A couple of weeks ago I had the pleasure of hearing Chuck Sambuchino speak at the Missouri Writer's Guild conference. He made the point that 'less is more'. Now this is a concept that is a bit foreign to me. As an engineer I tend to be short winded. A get right to the point kind of girl. This however, can often be to my detriment. People have trouble picturing what I'm talking about in so few words. So how is ‘less is more’ a good thing?
In engineering we also talk about how do you do more with less. How you can make the most of limited resources? But less is more? What did that mean? But as Chuck continued to speak, I realized doing more with less and less is more are really the same thing if done correctly.
Picture this. You're sitting at dinner with your significant other. They start to tell you about their day. Ever so slightly their eyes flick out the window then focus back on you. They continue talking about their bad day. Missed a meeting, got in trouble with the boss, and then their eyes glance out the window again. The conversation continues, and the longer it goes on, the more frequent the glances out the window become. You start to lose track of what they are saying.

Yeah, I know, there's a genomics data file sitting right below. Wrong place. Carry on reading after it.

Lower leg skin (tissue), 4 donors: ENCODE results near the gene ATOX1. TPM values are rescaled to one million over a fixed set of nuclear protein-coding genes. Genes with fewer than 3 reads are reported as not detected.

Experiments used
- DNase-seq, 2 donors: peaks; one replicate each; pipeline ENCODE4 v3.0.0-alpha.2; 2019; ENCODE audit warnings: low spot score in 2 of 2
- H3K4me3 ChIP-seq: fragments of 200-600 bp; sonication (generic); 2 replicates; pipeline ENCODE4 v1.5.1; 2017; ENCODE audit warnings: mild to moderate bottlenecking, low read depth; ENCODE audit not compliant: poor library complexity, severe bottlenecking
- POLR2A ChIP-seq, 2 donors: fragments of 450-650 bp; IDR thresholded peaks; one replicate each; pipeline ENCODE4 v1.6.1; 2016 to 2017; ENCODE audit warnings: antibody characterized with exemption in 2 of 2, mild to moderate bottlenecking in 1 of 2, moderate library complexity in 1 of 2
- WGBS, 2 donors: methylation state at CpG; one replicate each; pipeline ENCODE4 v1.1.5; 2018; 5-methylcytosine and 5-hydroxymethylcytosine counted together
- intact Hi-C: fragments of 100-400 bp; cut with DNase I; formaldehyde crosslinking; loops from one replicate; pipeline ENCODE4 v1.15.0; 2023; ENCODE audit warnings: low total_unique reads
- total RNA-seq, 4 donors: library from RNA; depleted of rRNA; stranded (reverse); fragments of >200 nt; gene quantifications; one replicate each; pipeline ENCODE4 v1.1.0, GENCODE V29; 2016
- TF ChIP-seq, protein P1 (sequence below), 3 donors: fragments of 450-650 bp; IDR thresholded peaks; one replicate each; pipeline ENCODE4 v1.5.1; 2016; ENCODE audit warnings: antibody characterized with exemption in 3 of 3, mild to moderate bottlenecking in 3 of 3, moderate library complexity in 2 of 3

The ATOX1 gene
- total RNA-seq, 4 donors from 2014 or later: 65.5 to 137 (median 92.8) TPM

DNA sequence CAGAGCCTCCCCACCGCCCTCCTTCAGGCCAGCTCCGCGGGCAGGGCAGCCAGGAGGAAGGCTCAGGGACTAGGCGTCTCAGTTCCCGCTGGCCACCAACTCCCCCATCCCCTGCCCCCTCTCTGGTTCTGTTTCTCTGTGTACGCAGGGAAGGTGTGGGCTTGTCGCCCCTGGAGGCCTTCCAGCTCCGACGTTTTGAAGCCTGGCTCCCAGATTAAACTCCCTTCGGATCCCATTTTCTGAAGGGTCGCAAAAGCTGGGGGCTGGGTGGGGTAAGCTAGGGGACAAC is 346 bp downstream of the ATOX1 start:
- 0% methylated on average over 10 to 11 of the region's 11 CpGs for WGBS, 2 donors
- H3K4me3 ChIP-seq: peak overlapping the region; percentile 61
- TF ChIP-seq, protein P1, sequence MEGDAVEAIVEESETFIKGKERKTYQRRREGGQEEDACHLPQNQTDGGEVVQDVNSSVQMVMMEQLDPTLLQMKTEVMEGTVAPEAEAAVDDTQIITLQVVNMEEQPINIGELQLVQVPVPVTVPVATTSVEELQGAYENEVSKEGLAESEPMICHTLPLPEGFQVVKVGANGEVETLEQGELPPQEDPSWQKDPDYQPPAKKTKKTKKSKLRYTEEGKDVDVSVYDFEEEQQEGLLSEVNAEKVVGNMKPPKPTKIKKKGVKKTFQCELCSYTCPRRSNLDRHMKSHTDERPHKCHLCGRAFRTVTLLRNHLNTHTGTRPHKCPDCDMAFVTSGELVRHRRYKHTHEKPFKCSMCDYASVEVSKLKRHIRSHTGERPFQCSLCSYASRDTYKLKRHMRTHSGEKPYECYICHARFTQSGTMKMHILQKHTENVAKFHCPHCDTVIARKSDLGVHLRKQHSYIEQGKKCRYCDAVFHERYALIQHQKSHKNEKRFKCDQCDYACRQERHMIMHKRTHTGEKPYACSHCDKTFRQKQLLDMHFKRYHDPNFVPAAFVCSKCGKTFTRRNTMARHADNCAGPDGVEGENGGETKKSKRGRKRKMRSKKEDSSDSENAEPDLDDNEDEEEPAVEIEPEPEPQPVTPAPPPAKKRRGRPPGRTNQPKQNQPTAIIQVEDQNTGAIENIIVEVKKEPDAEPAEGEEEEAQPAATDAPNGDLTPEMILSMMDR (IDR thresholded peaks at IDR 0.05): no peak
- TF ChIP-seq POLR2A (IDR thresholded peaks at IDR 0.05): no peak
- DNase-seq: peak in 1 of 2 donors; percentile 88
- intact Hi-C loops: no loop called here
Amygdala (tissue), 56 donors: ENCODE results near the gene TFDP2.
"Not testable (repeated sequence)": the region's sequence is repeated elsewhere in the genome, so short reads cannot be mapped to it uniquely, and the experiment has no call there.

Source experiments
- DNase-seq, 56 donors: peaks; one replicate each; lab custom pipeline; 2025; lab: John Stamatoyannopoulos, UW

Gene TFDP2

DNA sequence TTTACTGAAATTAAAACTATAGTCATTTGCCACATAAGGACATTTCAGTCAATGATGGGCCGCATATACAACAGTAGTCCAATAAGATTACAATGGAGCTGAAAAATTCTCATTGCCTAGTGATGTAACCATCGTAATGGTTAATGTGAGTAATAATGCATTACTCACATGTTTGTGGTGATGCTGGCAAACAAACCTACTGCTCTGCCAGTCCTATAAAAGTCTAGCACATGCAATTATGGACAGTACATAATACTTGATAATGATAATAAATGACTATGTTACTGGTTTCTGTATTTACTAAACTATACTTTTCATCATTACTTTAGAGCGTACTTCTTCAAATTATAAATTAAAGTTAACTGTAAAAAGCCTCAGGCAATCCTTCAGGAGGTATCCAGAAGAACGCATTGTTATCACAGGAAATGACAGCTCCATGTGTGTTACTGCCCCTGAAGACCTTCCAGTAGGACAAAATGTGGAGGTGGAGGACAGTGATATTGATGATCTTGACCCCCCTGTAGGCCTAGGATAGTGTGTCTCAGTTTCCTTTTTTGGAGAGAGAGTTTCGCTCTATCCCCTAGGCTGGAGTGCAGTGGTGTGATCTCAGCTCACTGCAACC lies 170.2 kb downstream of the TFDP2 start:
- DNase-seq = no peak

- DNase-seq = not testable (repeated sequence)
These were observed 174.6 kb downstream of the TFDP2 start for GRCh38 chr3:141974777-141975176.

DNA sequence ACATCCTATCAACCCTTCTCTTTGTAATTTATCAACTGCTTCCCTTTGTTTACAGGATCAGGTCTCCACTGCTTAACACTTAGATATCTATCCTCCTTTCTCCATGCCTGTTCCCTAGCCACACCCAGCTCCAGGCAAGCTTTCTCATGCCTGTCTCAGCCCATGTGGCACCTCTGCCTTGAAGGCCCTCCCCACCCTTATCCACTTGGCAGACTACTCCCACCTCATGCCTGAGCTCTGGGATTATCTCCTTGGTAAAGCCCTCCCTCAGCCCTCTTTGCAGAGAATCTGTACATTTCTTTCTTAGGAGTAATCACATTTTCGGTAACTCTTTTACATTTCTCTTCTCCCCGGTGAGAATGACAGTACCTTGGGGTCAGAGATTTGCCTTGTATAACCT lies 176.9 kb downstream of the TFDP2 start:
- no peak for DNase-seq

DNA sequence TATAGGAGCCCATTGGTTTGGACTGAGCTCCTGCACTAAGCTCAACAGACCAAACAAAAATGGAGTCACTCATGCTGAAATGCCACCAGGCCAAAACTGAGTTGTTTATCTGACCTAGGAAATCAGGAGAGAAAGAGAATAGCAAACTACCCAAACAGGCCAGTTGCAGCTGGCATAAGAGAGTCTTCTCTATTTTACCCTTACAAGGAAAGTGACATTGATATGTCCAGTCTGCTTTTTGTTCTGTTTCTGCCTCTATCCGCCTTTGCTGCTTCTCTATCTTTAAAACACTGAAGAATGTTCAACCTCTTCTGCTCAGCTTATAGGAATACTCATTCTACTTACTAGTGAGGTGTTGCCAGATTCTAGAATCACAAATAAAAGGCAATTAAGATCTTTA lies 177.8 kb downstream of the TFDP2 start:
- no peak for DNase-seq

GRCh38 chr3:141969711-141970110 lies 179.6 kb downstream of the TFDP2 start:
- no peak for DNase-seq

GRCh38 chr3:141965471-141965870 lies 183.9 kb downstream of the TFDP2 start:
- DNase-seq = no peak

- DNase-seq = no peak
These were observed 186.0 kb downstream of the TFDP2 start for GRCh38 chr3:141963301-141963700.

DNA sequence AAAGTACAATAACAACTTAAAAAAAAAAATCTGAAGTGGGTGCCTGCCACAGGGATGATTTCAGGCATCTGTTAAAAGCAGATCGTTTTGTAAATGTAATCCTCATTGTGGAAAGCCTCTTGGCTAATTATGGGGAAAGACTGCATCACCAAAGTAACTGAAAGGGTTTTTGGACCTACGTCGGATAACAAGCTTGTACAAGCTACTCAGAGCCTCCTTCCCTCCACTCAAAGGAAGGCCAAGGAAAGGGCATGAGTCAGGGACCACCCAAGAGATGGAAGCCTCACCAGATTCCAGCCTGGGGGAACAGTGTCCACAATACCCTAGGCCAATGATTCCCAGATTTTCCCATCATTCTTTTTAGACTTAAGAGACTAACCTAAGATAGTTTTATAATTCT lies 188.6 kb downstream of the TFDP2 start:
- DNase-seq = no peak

Eventually you glance out the window yourself to see what's going on. Nothing appears out of the ordinary. Your significant other keeps talking, but also keeps looking out the window. By this point they could be saying they were abducted by aliens, got diagnosed with a terminal disease, are about to sprout a second head, or are a rogue spy being chased by Godzilla and none of it would matter because you are wondering what the heck is going to happen outside that window.
Now picture the same scene. You’re at dinner with your significant other and they are talking about their day. They glance out the window then say "Sorry I thought I saw my ex-girlfriend."
Which scene is more dramatic? Which scene left you with more questions? Which scene left you with more tension? I'm going to take a wild guess and say the first one. And while the explanation is a lot longer, the less part of that "less is more" is that I didn't tell you what was outside that window. And it made you crazy, because you didn't know. You wanted to know. You were curious what it was. And the longer it went on, the more you started to worry that it was something really big. The tension grew. You wanted to know what was going to happen. This is exactly what you want to do when you write.
Sometimes leaving out a key piece of information can help increase suspicion and tension. Instead of being so direct, be a little vague and let the reader's mind wander.
So the next time you write a scene, think about what information you can withhold from your characters without causing the reader confusion. Pique the reader’s interest with less is more. You'll reel the reader in. And of course, you'll leave them wondering what was going to appear outside that window. Cause I know you're still thinking about it.